Lázara remembers some good times with her husband and her family. She walks down the street like someone in a dream. That is until she hears shots fired from inside the cantina. She stays outside but looks under the swinging doors and into the room. A drunken Nicolás on his horse emerges from the bar. Lázara walks beside the horse back to the camp area.
The soldiers are on the move and that means a lot of walking for the women. Lázara is laden down with the goodies she gathered from the village. It is very hot and it looks like she's physically miserable. They reach a train with a number of boxcars. The women climb atop the box cars. Lázara occupies one of the box cars. She places a lot of her collected goodies in it.
One morning she goes for a walk alongside the train. She finds some food someone dropped and hurriedly eats it. She dreams of owning her own house. Another days it starts to rain. This gets her into a little fracas. The soldiers tell her to get on top of the box car: "Do you want to kill the horses?" They then start throwing out some of the merchandise she had collected. And what a sight it is on top of the cars. They are men manning machine guns. There are people everywhere. Some rig up a little sun protection.
The train stops at Bernal. Lázara is anxious to see her home. She is devastated, however, when she sees only the charred remains of her and her parents' home. Again she walks around as if in a daze. She starts saying "my house, my house, my house" while crying. She returns to the roof of her boxcar. Lázara gives birth to a baby while on the roof of a boxcar on a moving train. (With all her many clothes on, I couldn't even tell she was pregnant.)
They come to another place, pass by a group of hanged soldiers and sit outside a huge church. They find some food being carried by someone's donkey and there is a mad scramble for it. Another group of soldiers' women approaches them. They have a lot of food with them. The sitting women get up and start walking toward the oncoming group. The old woman of the group asks the seeming leader of the other group what they want. They wants weapons. Lázara's group wants food. The women make a dash to exchange arms for food and food for arms.
The train is going to the capital. Lázara asks Nicolás if she might be able to get a little house there. He says yes, that's what they're fighting for. The men go into battle. The women lay under the box cars on the tracks, while the battle proceeds. Lázara is very worried about what might happen during the battle. Her baby cries and cries and she tries to comfort her without much success.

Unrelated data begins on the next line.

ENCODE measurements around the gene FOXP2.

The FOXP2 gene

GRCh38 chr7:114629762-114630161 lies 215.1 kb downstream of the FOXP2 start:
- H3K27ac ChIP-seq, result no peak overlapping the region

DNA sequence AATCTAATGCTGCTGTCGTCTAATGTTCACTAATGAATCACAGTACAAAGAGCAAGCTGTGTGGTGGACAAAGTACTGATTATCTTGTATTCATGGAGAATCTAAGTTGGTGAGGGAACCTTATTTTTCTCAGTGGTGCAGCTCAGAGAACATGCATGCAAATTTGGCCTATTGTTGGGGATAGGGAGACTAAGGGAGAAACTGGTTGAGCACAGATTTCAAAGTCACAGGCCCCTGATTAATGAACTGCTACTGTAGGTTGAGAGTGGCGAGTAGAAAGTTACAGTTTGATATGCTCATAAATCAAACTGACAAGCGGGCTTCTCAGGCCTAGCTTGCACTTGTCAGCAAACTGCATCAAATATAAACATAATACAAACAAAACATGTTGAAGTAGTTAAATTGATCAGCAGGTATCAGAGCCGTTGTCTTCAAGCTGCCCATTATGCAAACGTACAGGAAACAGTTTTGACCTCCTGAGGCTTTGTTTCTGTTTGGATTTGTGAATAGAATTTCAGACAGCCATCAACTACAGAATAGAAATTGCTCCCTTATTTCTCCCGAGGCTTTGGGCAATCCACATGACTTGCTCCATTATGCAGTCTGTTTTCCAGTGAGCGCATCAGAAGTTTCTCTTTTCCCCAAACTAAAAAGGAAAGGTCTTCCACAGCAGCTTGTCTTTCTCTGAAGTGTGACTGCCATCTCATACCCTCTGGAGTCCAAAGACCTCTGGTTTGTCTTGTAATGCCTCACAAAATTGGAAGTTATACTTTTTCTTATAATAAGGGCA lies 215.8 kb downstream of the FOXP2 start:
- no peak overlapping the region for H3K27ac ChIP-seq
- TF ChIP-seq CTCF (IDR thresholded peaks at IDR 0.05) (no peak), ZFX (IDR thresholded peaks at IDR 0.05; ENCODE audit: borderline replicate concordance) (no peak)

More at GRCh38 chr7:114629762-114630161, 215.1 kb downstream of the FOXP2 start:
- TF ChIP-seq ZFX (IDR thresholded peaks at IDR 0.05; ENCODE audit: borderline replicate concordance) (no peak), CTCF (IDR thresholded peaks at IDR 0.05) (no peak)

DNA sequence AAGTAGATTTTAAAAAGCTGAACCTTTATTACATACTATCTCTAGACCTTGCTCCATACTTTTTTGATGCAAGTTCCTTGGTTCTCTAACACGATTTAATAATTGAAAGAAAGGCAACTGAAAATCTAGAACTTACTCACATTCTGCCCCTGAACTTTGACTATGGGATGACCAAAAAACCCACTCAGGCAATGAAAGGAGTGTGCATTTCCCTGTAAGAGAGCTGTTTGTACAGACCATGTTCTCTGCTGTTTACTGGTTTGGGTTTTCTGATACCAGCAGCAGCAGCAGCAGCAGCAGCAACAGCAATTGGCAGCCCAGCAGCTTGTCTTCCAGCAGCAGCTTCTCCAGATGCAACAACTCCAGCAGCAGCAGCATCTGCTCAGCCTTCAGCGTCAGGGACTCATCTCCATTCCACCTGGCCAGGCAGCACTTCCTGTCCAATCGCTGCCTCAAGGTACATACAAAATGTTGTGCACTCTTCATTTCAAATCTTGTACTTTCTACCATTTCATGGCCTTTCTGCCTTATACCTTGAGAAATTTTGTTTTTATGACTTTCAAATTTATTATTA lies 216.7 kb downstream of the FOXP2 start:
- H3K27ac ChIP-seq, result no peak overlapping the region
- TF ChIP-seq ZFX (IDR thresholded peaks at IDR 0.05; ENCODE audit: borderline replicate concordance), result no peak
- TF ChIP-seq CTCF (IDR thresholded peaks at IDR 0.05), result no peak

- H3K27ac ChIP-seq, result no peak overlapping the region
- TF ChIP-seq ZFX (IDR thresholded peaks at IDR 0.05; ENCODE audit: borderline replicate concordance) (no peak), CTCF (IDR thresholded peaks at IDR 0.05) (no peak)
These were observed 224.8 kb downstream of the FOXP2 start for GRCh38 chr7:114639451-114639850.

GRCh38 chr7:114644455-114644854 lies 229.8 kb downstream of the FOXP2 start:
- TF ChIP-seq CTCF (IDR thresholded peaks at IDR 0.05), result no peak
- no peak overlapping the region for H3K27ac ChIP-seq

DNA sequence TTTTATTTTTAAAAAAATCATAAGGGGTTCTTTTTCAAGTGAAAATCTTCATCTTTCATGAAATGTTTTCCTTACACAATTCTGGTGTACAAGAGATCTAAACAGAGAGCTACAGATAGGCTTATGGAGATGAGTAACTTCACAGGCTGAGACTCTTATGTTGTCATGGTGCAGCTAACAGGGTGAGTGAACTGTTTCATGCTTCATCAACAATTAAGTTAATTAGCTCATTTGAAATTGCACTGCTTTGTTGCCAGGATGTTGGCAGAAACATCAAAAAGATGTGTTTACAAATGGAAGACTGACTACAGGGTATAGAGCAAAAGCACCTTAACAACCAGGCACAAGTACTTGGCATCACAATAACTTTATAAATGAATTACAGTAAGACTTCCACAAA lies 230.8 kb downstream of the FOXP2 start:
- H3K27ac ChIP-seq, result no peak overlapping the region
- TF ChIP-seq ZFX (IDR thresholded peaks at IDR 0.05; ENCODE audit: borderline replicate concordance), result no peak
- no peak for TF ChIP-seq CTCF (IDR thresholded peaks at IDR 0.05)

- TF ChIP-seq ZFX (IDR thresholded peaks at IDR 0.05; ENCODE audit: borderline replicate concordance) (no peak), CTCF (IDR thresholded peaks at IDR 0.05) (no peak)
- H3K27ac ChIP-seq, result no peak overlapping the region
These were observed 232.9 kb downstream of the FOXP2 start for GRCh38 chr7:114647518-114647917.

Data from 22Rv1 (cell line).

The battle ends and the women come out from under the train. In a confusing mass in clouds of dust, Lázara searches for Nicolás among the returning soldiers. She finds him dead laid over the back of a horse. It seems she is back to square one. She stops and again appears sad and dejected. Then another soldier comes to her, takes the baby and walks with her to get onto the train. She stops on the back of the train to look around. She looks a little happier now.
Good movie. I found it fascinating. It is a film of something I had not seen before. The emphasis was on the women -- a great many wives and lovers of soldiers for both sides in the Mexican Revolution. It was just mesmerizing watching all these women faithfully and dutifully performing key tasks for their husbands and children with little complaint. They are put through horrendous challenges, but they persevere. They keep going and going, regardless of the heat, the battles, the deaths, the dirt, the flies, the noise and so much more. My favorite scene was one where the women descend on a small town like a swarm of locusts. They pass by the camera as if in waves of women. I lived through a lot the women's liberation movement and I wonder why no one ever mentioned this film. It is quite the celebration of women's great capacity for love, devotion, sacrifice and endurance, without any preaching. And it is quite the film and if I had a daughter I would certainly want her to see it. Silvia Pinal was great as Lázara. The war was very hard on her. She lost her honeymoon, her house and her husband, had to have a baby on top of a moving boxcar on a train, followed by the loss of a male soldier protector, all just to have to take up with a third soldier for her and her baby's welfare and protection. There is not a lot of dialogue in this film, but many times no words are necessary. The horrendous events and conditions speak for themselves. One can just sit back and stare at what seems taken from another world. It is quite wonderful.
Patrick Louis Cooney, Ph. D.
See Viva Villa! (1934).